Twilight Time - December releases - Last month’s Twilight Time (a retro movie restoration company) titles featured resonant stories about love and tragedy.
Forever Amber (3 stars) - Normally I’m not one for novel-like period dramas - hence, why I still have yet to see Phantom Thread - but I found myself sucked into the vortex of this 17th century story.
1947’s Forever Amber centers on a strong-willed young woman named Amber St. Claire (Linda Darnell) who is seduced by her great love, the fickle Lord Bruce Carlton (Cornel Wilde as Rhett Butler, essentially), only the feelings aren’t mutual. As a result - and to put it lightly - Amber decides to become rich and powerful no matter what.
There are hard-hitting themes within that draw comparisons to what’s going in today’s world, such as a woman having to fight in a man’s world to be recognized. While the story runs a little too long and feels like an off-brand version of Gone with the Wind, Forever Amber is far more than the period soap opera it’s painted as. It has some solid characterization and it looks gorgeous for its age.
Not rated, 138 minutes.
Alice (2.5 stars) - Occasionally Woody Allen will take a rather ordinary concept and add a twist of magical realism to stir the pot. His endearing 2011 film Midnight in Paris took that route and it worked out quite spectacularly for him. He has another Oscar to prove it. But 1990’s Alice is a bit too out of touch for my liking.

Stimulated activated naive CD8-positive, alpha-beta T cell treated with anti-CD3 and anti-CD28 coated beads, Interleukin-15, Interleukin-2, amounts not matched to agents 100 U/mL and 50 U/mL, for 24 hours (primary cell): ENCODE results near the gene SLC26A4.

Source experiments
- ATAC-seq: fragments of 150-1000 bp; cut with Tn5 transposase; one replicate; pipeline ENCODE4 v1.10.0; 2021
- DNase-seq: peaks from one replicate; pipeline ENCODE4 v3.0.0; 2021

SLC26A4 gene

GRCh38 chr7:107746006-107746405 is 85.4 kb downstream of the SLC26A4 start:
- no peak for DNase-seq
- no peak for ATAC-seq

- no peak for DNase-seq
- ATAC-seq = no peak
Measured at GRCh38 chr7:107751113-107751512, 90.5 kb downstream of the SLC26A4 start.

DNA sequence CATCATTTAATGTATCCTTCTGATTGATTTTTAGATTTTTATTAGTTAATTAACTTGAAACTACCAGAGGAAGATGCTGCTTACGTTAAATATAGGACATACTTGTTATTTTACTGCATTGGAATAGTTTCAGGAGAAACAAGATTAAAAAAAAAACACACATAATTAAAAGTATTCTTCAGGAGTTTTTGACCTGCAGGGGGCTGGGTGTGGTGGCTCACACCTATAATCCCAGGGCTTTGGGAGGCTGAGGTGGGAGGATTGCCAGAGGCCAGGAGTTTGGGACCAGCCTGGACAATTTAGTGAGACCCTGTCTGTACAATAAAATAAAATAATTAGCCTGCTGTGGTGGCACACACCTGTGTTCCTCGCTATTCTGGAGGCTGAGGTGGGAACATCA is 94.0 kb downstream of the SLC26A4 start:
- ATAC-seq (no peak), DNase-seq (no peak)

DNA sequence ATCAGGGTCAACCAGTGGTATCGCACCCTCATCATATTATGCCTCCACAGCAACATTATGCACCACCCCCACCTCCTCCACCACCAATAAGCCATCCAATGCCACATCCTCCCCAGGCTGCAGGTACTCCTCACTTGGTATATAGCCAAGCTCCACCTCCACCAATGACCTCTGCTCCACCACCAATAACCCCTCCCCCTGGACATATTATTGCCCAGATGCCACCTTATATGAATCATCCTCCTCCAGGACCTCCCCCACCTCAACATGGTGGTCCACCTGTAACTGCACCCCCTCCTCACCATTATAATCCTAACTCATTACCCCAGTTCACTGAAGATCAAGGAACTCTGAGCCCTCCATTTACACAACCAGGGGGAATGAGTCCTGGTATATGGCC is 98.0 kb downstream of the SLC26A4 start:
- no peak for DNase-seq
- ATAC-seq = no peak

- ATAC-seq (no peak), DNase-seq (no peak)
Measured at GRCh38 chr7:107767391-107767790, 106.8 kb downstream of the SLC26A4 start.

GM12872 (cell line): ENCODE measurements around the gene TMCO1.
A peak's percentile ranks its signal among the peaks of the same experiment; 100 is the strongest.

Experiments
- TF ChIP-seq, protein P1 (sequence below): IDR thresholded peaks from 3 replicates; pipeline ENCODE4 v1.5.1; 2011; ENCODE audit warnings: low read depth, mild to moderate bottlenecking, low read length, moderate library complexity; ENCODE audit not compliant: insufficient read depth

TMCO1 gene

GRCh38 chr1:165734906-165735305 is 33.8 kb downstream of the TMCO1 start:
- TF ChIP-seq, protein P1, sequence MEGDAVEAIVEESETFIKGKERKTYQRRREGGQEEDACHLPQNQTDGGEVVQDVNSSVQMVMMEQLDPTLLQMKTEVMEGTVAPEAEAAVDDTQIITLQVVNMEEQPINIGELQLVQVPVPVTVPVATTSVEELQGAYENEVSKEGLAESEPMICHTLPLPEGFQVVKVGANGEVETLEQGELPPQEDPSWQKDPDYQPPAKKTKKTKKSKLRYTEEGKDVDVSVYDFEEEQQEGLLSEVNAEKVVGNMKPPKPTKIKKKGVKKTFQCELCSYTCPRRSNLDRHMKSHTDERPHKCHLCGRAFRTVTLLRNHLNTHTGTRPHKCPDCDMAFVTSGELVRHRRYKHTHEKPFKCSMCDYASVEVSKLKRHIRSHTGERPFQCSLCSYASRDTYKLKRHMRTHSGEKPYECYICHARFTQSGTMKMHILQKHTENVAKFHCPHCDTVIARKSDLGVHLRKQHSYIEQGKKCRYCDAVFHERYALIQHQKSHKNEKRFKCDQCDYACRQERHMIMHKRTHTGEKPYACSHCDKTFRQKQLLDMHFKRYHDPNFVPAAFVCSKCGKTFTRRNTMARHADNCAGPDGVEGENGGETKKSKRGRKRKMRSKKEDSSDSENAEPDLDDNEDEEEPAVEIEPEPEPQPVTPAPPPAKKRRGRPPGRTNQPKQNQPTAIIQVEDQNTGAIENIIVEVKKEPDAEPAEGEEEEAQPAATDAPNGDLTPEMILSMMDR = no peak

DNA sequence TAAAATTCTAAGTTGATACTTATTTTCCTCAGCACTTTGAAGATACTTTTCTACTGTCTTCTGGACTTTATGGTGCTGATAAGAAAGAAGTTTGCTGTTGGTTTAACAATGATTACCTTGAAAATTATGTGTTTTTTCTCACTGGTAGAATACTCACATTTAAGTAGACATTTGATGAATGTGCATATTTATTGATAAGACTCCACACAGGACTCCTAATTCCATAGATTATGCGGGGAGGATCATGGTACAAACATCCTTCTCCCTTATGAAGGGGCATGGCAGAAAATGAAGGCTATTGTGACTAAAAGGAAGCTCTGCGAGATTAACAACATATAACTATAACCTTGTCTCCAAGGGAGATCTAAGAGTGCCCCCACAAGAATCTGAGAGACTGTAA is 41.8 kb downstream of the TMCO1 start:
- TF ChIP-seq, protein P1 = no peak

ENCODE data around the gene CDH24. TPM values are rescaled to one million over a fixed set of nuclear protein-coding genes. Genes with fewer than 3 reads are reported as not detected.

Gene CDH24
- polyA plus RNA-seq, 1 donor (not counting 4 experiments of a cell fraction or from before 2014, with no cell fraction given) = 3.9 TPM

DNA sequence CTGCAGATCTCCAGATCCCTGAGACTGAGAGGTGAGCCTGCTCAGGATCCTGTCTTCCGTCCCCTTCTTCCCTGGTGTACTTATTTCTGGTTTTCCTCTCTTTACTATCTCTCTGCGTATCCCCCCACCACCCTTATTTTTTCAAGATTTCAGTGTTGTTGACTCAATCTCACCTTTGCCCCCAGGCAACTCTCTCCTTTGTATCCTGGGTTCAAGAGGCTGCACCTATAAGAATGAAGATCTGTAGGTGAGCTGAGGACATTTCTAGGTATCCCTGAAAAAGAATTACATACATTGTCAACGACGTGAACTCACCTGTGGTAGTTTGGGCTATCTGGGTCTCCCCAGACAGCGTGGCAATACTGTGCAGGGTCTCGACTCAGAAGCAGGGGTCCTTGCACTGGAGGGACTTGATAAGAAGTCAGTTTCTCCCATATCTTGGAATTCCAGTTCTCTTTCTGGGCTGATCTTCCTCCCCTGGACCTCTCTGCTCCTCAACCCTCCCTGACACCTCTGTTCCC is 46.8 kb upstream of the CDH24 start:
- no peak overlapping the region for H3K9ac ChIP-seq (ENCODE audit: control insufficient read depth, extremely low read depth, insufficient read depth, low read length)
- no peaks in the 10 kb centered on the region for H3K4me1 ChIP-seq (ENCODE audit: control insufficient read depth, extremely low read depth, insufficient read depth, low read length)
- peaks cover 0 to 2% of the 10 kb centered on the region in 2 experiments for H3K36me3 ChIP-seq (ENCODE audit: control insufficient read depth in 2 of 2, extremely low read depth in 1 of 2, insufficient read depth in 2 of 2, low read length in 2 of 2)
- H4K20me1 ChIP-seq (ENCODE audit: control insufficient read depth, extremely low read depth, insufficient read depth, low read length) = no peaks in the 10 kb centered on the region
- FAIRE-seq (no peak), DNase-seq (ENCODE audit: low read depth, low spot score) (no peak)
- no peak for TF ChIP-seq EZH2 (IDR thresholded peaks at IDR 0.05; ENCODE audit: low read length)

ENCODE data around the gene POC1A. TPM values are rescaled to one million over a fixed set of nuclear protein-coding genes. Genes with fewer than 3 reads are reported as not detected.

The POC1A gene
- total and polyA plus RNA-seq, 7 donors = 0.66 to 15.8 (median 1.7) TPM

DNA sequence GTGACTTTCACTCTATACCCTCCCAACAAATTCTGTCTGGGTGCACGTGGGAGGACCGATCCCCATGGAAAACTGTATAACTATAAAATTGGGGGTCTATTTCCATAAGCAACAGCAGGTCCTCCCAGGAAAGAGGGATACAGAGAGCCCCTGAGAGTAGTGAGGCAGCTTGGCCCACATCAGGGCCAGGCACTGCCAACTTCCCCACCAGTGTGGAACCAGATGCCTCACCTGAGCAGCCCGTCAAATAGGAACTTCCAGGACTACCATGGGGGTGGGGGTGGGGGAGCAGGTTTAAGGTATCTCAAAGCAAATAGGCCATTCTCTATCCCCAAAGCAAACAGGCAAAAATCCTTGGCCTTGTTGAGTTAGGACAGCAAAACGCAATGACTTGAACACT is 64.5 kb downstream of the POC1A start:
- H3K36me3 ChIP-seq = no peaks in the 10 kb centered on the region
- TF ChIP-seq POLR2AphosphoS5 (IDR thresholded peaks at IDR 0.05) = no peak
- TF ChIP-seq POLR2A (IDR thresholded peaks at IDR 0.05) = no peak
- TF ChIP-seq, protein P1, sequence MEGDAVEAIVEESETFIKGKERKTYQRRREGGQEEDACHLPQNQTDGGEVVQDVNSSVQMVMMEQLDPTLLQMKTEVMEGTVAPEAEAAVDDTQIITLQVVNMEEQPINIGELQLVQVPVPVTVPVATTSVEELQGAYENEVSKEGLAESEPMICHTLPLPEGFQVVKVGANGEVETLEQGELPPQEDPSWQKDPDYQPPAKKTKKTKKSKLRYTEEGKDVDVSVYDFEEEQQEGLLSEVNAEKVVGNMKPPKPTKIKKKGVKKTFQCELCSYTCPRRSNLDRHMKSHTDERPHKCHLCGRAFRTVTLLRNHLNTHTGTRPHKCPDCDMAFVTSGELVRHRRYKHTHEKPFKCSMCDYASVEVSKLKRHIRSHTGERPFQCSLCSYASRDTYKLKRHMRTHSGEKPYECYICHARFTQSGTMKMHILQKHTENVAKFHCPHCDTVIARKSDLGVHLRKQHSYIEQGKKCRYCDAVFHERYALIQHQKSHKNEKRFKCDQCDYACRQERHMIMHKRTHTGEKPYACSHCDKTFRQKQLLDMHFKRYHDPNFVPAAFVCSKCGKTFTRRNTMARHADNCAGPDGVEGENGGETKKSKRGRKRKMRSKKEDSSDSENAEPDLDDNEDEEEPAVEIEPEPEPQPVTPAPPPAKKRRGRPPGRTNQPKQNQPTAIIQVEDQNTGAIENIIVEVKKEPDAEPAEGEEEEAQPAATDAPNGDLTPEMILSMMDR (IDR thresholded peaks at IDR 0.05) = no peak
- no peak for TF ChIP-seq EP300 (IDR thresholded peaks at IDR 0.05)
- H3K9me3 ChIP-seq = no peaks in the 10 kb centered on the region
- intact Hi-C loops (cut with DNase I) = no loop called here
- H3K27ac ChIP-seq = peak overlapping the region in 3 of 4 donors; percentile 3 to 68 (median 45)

It sees Mia Farrow as a New York woman who’s married to a wealthy man (William Hurt), but isn’t happy with how monotonous her life is. One day she visits a healer in Chinatown and - this is where it gets real kooky - is given herbal potions to steer her life in a more desired direction, including one that turns her invisible.
Alice lacks the philosophical and satirical precision of some of Allen’s other romantic comedies, but it has memorable performances and Allen’s signature anxiety-ridden dialogue.
Rated PG-13, 106 minutes.
Wuthering Heights (2.5 stars) - There has been so many adaptations of Emily Brontë’s classic tale about unfortunate lovers (Are you noticing a theme in these releases?) that there are bound to be dull versions. The 1970 Robert Fuest-directed film is one such rendering.